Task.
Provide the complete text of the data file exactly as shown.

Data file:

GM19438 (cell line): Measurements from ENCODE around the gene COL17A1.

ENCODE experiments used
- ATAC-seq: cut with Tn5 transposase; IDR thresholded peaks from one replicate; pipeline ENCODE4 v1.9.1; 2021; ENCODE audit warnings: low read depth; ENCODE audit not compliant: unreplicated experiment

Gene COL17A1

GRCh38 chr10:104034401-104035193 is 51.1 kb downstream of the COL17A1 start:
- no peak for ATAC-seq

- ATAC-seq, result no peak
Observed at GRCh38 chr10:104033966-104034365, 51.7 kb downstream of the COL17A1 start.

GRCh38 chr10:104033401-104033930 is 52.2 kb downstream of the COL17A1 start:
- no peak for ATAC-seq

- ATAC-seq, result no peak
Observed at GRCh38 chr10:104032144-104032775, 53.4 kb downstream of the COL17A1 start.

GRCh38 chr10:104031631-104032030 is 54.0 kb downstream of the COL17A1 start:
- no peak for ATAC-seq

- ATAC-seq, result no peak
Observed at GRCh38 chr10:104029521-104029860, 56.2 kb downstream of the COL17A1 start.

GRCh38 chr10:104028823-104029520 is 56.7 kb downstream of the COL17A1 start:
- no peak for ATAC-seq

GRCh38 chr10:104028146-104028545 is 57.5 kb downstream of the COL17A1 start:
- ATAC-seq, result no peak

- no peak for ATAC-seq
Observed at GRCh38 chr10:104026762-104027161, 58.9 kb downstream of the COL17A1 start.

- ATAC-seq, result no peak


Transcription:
GM19438 (cell line): Measurements from ENCODE around the gene COL17A1.

ENCODE experiments used
- ATAC-seq: cut with Tn5 transposase; IDR thresholded peaks from one replicate; pipeline ENCODE4 v1.9.1; 2021; ENCODE audit warnings: low read depth; ENCODE audit not compliant: unreplicated experiment

Gene COL17A1

GRCh38 chr10:104034401-104035193 is 51.1 kb downstream of the COL17A1 start:
- no peak for ATAC-seq

- ATAC-seq, result no peak
Observed at GRCh38 chr10:104033966-104034365, 51.7 kb downstream of the COL17A1 start.

GRCh38 chr10:104033401-104033930 is 52.2 kb downstream of the COL17A1 start:
- no peak for ATAC-seq

- ATAC-seq, result no peak
Observed at GRCh38 chr10:104032144-104032775, 53.4 kb downstream of the COL17A1 start.

GRCh38 chr10:104031631-104032030 is 54.0 kb downstream of the COL17A1 start:
- no peak for ATAC-seq

- ATAC-seq, result no peak
Observed at GRCh38 chr10:104029521-104029860, 56.2 kb downstream of the COL17A1 start.

GRCh38 chr10:104028823-104029520 is 56.7 kb downstream of the COL17A1 start:
- no peak for ATAC-seq

GRCh38 chr10:104028146-104028545 is 57.5 kb downstream of the COL17A1 start:
- ATAC-seq, result no peak

- no peak for ATAC-seq
Observed at GRCh38 chr10:104026762-104027161, 58.9 kb downstream of the COL17A1 start.

- ATAC-seq, result no peak